Building our new Gorgosaurus!

We’ve got a brand new dinosaur called Gorgosaurus on loan!

Here’s how we got on building it:OLYMPUS DIGITAL CAMERAOLYMPUS DIGITAL CAMERA OLYMPUS DIGITAL CAMERA OLYMPUS DIGITAL CAMERA OLYMPUS DIGITAL CAMERA OLYMPUS DIGITAL CAMERA OLYMPUS DIGITAL CAMERA OLYMPUS DIGITAL CAMERAThis fabulous new cast was found in 1997 in Montana, USA. Find out more about it’s discovery.

It has hot footed it’s way from London after being on display at the Summer Science Exhibition at the Royal Society.

Thanks to Kate Sherburn for the images.

Amazing sea urchin, 100 million years old!

I came across this amazing sea urchin (echinoid) during my research for the new Living Planet Gallery.

It is about 100 million years old from the Cretaceous Chalk, probably from either Flamborough Head in North Yorkshire, or the South Downs around Dover. These areas are known for their towering white cliffs which were formed when there were warm tropical seas covering Britain.

This is a spectacular example of a sea urchin as it still has the spines attached. The spines were used for moving about and defense and usually break off after the animal died. The conditions must have been very quiet so that it was not disturbed and the spines remained intact.

A really beautiful specimen!

Palaeontology International Rescue (well Wigan anyway) – Part 1

Last week, David Green (Curator of rock and minerals) and I went to Wigan & Leigh College Museum to have a look at the collection. Unfortunately, this small museum is closing down at the end of the month and is trying to find a home for its collections.

Wigan & Leigh College Geology Museum

The museum was formed in 1883 and was set us as a teaching museum for the college, which was at the centre of the north-west coal mining industry. The collapse of the coal industry in Britain means there is no demand for these courses anymore.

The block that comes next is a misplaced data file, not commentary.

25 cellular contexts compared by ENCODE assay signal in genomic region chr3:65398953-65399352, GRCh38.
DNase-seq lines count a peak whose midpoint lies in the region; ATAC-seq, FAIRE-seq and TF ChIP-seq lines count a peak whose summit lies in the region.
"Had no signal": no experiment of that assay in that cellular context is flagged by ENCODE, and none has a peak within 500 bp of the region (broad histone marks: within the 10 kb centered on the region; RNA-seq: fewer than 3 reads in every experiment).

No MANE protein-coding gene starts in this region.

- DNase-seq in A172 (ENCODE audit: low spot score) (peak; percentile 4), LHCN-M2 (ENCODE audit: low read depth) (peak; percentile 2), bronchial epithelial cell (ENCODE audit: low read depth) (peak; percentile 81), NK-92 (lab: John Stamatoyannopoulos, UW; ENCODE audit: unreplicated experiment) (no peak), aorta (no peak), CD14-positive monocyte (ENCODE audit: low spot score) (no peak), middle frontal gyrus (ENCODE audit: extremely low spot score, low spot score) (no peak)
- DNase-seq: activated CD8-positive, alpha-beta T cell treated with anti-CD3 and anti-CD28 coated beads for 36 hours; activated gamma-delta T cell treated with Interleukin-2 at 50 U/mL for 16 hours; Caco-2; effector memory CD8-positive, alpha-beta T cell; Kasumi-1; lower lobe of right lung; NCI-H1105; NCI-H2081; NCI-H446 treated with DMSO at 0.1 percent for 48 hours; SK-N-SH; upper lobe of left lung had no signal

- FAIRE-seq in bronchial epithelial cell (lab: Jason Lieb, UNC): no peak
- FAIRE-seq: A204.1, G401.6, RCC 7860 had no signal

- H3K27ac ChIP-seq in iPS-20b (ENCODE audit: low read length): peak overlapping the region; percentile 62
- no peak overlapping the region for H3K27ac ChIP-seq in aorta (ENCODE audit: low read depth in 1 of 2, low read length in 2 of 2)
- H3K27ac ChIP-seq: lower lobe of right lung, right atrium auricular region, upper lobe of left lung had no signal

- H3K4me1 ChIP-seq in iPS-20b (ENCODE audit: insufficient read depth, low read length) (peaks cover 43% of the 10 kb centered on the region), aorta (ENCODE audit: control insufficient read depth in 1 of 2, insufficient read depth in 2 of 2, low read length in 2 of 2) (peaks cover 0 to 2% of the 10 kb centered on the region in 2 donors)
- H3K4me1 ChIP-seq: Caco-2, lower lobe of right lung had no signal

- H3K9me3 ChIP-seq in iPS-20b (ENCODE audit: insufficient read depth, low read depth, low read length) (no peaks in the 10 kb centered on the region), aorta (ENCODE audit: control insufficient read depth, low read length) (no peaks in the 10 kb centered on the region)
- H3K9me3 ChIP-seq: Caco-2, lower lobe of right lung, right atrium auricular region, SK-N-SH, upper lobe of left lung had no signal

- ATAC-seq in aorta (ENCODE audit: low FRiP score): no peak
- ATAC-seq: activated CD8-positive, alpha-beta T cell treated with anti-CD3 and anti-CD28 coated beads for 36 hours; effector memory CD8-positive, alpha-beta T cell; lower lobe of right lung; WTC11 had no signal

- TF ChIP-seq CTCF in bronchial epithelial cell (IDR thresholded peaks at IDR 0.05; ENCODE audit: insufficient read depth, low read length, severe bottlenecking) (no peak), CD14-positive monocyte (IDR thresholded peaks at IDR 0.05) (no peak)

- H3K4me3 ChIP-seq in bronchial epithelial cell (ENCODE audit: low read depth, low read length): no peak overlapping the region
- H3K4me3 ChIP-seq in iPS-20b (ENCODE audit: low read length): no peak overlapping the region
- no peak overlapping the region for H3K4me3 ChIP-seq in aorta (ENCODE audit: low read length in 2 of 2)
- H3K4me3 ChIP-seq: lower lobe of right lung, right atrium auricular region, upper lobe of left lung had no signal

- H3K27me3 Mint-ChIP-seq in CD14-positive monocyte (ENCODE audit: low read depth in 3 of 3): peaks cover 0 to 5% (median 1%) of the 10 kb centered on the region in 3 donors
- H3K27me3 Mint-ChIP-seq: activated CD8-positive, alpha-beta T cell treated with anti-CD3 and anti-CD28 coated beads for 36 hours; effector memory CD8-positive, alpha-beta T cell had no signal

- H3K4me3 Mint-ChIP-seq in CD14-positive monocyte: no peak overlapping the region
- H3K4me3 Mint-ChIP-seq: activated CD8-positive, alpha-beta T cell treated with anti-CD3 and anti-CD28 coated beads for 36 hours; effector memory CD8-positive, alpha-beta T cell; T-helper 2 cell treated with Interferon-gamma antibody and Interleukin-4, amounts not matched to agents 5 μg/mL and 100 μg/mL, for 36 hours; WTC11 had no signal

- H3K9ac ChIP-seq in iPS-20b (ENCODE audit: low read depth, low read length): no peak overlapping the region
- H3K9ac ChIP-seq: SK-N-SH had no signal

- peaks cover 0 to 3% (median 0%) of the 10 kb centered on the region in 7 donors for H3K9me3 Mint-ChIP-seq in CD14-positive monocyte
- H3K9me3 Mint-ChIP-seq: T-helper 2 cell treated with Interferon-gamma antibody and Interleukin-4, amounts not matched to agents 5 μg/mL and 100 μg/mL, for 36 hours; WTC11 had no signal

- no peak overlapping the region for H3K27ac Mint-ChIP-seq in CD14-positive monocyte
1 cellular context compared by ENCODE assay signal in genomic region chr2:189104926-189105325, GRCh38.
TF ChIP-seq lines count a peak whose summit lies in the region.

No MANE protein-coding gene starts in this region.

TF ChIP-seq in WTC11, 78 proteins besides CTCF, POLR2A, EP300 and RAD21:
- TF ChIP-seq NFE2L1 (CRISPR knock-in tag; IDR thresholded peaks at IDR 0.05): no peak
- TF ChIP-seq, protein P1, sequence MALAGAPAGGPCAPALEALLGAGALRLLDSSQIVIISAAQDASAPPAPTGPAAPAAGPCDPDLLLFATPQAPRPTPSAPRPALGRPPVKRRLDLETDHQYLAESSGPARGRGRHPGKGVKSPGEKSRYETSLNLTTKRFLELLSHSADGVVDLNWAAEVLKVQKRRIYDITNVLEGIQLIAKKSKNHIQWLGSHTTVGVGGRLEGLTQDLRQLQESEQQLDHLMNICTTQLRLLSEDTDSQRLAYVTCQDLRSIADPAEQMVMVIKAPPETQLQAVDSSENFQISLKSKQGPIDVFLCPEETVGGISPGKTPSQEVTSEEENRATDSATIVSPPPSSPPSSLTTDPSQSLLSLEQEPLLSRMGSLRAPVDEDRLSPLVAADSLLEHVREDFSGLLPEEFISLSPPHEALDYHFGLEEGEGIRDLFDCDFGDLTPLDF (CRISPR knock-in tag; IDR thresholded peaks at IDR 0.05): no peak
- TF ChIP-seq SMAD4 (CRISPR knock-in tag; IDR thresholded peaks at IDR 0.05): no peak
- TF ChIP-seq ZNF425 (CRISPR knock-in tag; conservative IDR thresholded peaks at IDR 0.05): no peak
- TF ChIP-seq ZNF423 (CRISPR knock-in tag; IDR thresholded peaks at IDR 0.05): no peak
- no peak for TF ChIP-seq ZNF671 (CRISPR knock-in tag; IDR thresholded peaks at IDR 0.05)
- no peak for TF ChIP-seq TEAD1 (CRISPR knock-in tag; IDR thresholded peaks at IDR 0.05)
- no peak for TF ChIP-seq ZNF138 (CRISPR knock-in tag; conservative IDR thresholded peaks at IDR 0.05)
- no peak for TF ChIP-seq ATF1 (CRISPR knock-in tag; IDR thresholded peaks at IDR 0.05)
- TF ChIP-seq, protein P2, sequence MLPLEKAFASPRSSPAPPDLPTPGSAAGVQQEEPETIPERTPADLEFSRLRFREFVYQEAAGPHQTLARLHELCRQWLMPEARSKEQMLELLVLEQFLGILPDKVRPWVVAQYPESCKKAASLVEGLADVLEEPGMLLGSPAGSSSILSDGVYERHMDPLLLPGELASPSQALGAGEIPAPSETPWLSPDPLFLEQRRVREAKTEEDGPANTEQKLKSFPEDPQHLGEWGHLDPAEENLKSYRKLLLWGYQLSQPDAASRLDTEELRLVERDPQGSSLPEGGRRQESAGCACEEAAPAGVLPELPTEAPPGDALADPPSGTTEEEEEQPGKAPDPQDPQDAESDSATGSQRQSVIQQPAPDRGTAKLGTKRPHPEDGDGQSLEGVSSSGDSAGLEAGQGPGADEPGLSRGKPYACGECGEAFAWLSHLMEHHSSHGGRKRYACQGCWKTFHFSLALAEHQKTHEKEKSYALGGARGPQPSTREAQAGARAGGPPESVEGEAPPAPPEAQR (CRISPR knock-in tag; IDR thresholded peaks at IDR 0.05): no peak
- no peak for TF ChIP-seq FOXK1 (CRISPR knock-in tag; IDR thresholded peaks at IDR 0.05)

David and I went to see what we would like to acquire for the museum in Manchester. I wasn’t sure what to expect, but was really impressed by the quality of some of the specimens from Solnhofen Limestone fossils, to amber and trilobites.

Solnhofen Limestone fossils

Gastrioceras from Upholland

Unfortunately, we don’t have enough room in our stores to acquire the whole collection, but along with the World Museum, Liverpool we will make sure we save the most valuable and important specimens.

We are planning to go across next week on our rescue mission. I’ll keep you posted.

Velociraptor eating another dinosaur found!

It’s great to be back after the Easter break. I came across this interesting article this morning.

The real significance is that it records behavior, which is almost never preserved in the fossil record.

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